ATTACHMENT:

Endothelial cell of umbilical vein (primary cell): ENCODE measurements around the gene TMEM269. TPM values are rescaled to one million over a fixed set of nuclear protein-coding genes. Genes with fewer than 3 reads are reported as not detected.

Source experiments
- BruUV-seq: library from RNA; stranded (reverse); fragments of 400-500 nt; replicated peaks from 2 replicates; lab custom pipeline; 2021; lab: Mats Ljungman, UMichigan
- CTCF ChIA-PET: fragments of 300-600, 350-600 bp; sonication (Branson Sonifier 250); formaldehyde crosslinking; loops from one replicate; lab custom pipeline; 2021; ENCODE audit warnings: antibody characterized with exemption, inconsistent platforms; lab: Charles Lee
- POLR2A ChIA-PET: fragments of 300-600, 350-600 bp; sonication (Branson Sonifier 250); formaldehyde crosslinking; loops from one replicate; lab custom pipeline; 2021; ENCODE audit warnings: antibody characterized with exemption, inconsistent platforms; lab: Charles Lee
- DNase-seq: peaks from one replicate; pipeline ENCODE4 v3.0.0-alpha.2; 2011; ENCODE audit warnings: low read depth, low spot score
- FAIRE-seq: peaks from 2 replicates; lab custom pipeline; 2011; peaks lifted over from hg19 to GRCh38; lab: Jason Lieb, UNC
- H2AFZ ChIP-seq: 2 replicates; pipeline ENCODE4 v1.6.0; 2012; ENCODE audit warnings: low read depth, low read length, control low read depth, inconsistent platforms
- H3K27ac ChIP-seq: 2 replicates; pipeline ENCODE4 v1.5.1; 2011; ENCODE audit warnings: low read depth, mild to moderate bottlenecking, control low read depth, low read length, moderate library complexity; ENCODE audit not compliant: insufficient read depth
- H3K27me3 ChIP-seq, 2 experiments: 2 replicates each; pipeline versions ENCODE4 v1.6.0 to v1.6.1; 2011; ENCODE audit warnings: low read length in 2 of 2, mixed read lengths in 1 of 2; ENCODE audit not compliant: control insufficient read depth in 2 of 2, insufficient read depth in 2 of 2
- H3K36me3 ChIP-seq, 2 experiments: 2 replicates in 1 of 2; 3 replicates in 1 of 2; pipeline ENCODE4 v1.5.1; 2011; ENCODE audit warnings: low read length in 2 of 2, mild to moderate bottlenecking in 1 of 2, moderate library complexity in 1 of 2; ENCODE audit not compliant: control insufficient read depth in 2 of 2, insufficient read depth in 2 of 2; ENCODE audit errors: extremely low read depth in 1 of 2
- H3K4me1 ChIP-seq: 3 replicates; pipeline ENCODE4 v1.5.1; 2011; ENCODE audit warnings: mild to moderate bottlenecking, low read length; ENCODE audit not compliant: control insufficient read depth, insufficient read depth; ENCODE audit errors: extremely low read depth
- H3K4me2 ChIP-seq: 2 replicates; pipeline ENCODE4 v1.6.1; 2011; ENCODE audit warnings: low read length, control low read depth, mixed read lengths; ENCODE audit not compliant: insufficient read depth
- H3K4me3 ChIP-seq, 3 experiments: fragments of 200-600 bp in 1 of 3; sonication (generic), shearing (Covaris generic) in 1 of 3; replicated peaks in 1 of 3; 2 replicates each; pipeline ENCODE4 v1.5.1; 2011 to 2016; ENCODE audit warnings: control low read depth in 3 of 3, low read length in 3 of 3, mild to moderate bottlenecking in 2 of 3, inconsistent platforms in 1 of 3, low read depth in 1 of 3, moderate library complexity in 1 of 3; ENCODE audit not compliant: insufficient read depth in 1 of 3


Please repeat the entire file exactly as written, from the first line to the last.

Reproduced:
Endothelial cell of umbilical vein (primary cell): ENCODE measurements around the gene TMEM269. TPM values are rescaled to one million over a fixed set of nuclear protein-coding genes. Genes with fewer than 3 reads are reported as not detected.

Source experiments
- BruUV-seq: library from RNA; stranded (reverse); fragments of 400-500 nt; replicated peaks from 2 replicates; lab custom pipeline; 2021; lab: Mats Ljungman, UMichigan
- CTCF ChIA-PET: fragments of 300-600, 350-600 bp; sonication (Branson Sonifier 250); formaldehyde crosslinking; loops from one replicate; lab custom pipeline; 2021; ENCODE audit warnings: antibody characterized with exemption, inconsistent platforms; lab: Charles Lee
- POLR2A ChIA-PET: fragments of 300-600, 350-600 bp; sonication (Branson Sonifier 250); formaldehyde crosslinking; loops from one replicate; lab custom pipeline; 2021; ENCODE audit warnings: antibody characterized with exemption, inconsistent platforms; lab: Charles Lee
- DNase-seq: peaks from one replicate; pipeline ENCODE4 v3.0.0-alpha.2; 2011; ENCODE audit warnings: low read depth, low spot score
- FAIRE-seq: peaks from 2 replicates; lab custom pipeline; 2011; peaks lifted over from hg19 to GRCh38; lab: Jason Lieb, UNC
- H2AFZ ChIP-seq: 2 replicates; pipeline ENCODE4 v1.6.0; 2012; ENCODE audit warnings: low read depth, low read length, control low read depth, inconsistent platforms
- H3K27ac ChIP-seq: 2 replicates; pipeline ENCODE4 v1.5.1; 2011; ENCODE audit warnings: low read depth, mild to moderate bottlenecking, control low read depth, low read length, moderate library complexity; ENCODE audit not compliant: insufficient read depth
- H3K27me3 ChIP-seq, 2 experiments: 2 replicates each; pipeline versions ENCODE4 v1.6.0 to v1.6.1; 2011; ENCODE audit warnings: low read length in 2 of 2, mixed read lengths in 1 of 2; ENCODE audit not compliant: control insufficient read depth in 2 of 2, insufficient read depth in 2 of 2
- H3K36me3 ChIP-seq, 2 experiments: 2 replicates in 1 of 2; 3 replicates in 1 of 2; pipeline ENCODE4 v1.5.1; 2011; ENCODE audit warnings: low read length in 2 of 2, mild to moderate bottlenecking in 1 of 2, moderate library complexity in 1 of 2; ENCODE audit not compliant: control insufficient read depth in 2 of 2, insufficient read depth in 2 of 2; ENCODE audit errors: extremely low read depth in 1 of 2
- H3K4me1 ChIP-seq: 3 replicates; pipeline ENCODE4 v1.5.1; 2011; ENCODE audit warnings: mild to moderate bottlenecking, low read length; ENCODE audit not compliant: control insufficient read depth, insufficient read depth; ENCODE audit errors: extremely low read depth
- H3K4me2 ChIP-seq: 2 replicates; pipeline ENCODE4 v1.6.1; 2011; ENCODE audit warnings: low read length, control low read depth, mixed read lengths; ENCODE audit not compliant: insufficient read depth
- H3K4me3 ChIP-seq, 3 experiments: fragments of 200-600 bp in 1 of 3; sonication (generic), shearing (Covaris generic) in 1 of 3; replicated peaks in 1 of 3; 2 replicates each; pipeline ENCODE4 v1.5.1; 2011 to 2016; ENCODE audit warnings: control low read depth in 3 of 3, low read length in 3 of 3, mild to moderate bottlenecking in 2 of 3, inconsistent platforms in 1 of 3, low read depth in 1 of 3, moderate library complexity in 1 of 3; ENCODE audit not compliant: insufficient read depth in 1 of 3